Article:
IN FLANDERS FIELDS
JOHN McCRAE, PHYSICIAN, WARRIOR, POET
In Flanders fields the poppies blow
Between the crosses, row on row,
That mark our place; and in the sky
The larks, still bravely singing, fly
Scarce heard amid the guns below.
We are the Dead. Short days ago
We lived, felt dawn, saw sunset glow,
Loved and were loved, and now we lie
In Flanders fields.
Take up our quarrel with the foe:
To you from failing hands we throw
The torch; be yours to hold it high.
If ye break faith with us who die
We shall not sleep, though poppies grow
In Flanders fields.
As I am writing this, it is nearly the eleventh hour of the eleventh day of the eleventh month—Armistice Day in 1918, celebrated as Remembrance Day in Great Britain and Veterans Day here. Solemn ceremonies are taking place across the country and all over the world to honor the fallen and to celebrate the living. Reading and watching some of the news stories about these events brings not only tears but also memories to me of a different kind of war—the war in Vietnam. I came of age during the height of that conflict. My friends and I listened as student deferments ended in 1971 and the results of the first draft lottery without them were called out in our college football stadium. We were the “Hell, No, We Won’t Go!” generation.
Insulated as I was by my sex and the fact that I was lucky enough to grow up in a family that could send me and my siblings to college, I had no direct contact with those who actually served until much later when I was in medical school. In 1976 I was on Dr. Michael DeBakey’s cardiovascular surgery service as part of my general surgery rotation. The cardiac fellow was a man named Denny—I’ve long ago forgotten his last name, but I’ll never forget a certain day in the operating room. The fellows, who had already completed their general surgery training, were responsible for opening and closing the chest, and then assisting the “boss”, Dr. DeBakey himself, during the bypass surgery or valve replacement. There is always a certain amount of banter in an operating room, especially during non critical parts of the operation, and on that particular day the talk turned to the prosecution of Vietnam war criminals. Considering that I was completely ignorant on the subject, I should have remained silent. But instead I voiced my opinion that the “baby killers” should all go to jail. At that particular moment, the heretofore mild mannered and quiet surgical fellow raised his head, glared at me and said, “You don’t have ANY idea what you are talking about. I was there. I flew the helicopters that carried the wounded from battle. I saw things that you will never see in your life. Now get the hell out of my operating room.” Sometimes humiliation is truly the best teaching tool.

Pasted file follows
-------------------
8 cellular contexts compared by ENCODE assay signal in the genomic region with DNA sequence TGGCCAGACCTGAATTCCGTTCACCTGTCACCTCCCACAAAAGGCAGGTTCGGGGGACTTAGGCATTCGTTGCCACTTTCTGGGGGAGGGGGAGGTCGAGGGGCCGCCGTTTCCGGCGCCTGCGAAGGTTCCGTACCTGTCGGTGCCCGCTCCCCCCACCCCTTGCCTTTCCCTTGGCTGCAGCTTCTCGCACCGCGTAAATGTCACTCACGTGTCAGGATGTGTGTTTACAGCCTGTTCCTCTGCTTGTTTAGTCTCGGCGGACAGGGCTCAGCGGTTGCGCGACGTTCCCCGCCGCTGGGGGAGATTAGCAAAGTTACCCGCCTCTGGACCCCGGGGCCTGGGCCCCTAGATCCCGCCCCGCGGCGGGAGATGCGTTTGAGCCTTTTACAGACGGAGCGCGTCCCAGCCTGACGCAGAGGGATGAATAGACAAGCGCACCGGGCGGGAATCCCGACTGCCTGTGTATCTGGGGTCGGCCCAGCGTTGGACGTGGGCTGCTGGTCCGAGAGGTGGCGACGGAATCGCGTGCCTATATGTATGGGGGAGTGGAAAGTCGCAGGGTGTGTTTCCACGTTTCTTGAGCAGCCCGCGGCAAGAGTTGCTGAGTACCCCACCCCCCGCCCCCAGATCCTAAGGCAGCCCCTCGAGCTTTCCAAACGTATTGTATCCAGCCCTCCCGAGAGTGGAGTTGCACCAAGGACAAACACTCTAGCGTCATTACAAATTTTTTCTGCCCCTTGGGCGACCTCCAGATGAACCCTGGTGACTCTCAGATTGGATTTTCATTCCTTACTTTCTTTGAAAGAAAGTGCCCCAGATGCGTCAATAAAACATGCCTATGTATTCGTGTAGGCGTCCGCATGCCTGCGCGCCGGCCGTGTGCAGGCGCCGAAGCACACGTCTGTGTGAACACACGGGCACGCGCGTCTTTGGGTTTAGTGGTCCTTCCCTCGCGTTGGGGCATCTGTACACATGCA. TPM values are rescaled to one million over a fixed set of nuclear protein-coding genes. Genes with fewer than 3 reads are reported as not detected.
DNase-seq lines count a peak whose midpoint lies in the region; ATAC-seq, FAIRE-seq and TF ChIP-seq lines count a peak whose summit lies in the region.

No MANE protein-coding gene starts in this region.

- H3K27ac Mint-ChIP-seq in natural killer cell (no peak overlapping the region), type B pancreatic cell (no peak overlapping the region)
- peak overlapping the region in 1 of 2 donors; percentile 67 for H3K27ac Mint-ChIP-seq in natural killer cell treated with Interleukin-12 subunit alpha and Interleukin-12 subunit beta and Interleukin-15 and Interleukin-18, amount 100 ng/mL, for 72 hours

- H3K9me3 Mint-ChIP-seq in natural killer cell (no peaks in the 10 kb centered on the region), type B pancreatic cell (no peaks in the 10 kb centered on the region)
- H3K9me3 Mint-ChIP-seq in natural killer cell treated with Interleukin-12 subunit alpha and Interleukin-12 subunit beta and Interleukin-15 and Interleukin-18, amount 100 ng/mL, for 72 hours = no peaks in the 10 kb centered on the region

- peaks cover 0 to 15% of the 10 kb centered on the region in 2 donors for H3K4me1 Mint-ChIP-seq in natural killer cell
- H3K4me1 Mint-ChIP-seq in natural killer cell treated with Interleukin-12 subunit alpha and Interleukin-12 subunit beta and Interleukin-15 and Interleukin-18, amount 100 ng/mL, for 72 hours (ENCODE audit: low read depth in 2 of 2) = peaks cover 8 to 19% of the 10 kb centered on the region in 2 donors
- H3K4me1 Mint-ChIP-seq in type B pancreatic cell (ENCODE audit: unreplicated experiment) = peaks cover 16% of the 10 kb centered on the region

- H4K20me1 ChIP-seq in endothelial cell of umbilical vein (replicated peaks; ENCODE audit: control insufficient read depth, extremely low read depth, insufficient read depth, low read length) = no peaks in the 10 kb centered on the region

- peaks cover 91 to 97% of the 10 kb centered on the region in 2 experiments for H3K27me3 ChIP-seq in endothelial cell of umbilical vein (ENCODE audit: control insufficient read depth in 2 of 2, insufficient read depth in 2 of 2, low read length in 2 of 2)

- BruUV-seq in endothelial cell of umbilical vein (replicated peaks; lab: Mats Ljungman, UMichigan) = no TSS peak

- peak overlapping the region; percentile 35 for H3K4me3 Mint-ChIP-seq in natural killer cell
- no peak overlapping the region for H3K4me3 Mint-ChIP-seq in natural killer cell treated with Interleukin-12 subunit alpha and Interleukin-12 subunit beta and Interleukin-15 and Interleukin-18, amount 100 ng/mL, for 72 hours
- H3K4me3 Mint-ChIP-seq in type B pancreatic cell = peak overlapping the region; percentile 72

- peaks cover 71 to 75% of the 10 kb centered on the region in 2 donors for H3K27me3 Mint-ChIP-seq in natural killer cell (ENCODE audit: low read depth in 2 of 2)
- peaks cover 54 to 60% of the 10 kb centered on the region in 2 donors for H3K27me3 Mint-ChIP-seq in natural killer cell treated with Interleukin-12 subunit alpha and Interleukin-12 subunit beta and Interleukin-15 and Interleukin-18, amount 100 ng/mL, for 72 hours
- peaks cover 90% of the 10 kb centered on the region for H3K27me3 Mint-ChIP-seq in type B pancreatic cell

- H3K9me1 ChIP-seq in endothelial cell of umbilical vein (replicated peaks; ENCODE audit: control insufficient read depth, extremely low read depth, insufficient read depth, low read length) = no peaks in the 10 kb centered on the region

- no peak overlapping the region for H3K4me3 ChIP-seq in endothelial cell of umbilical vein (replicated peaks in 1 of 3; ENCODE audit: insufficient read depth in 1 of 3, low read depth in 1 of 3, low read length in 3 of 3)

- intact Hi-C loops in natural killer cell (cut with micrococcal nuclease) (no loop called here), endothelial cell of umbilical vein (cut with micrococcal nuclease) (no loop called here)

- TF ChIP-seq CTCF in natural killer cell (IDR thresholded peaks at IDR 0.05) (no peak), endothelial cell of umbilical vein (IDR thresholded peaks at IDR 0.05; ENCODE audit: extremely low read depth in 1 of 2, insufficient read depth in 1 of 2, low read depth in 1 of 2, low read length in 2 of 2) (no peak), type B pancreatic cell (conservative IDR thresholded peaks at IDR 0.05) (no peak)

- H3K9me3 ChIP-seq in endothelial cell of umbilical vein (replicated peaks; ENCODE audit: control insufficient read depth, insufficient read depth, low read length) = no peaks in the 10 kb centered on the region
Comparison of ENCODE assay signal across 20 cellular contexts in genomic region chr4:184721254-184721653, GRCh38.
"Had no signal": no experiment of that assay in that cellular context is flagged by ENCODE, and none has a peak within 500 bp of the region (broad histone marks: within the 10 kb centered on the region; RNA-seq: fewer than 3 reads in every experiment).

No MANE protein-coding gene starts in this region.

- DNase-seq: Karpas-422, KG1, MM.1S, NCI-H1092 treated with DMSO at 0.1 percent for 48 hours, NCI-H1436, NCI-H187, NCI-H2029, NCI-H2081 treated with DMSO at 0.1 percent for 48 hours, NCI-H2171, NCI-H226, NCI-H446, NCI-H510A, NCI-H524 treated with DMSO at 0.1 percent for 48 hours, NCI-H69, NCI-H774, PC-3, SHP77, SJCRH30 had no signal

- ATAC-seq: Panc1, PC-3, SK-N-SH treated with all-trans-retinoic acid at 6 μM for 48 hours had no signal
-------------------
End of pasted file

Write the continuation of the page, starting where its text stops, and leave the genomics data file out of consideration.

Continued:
More than thirty years later, I live in a military town. Many of my colleagues and some of my best friends have served, and continue to serve both on active duty and in the reserves. I have worked hard to establish a good relationship with the VA Hospital here, and so I am privileged to treat veterans in my practice. They are treated with the best technology available, but even more importantly they are treated with the respect they deserve for having served their country. I have cared for many of them– retired generals who are West Point graduates and enlisted men from small midwestern towns, veterans who are homeless and those who have been tremendously successful businessmen, lawyers and teachers. But when I treat a Vietnam veteran, I feel a special sense of responsibility though our parallel lives were lived through very different prisms, our histories unshared. There but for the grace of God….
A heartfelt thank you to all of our veterans.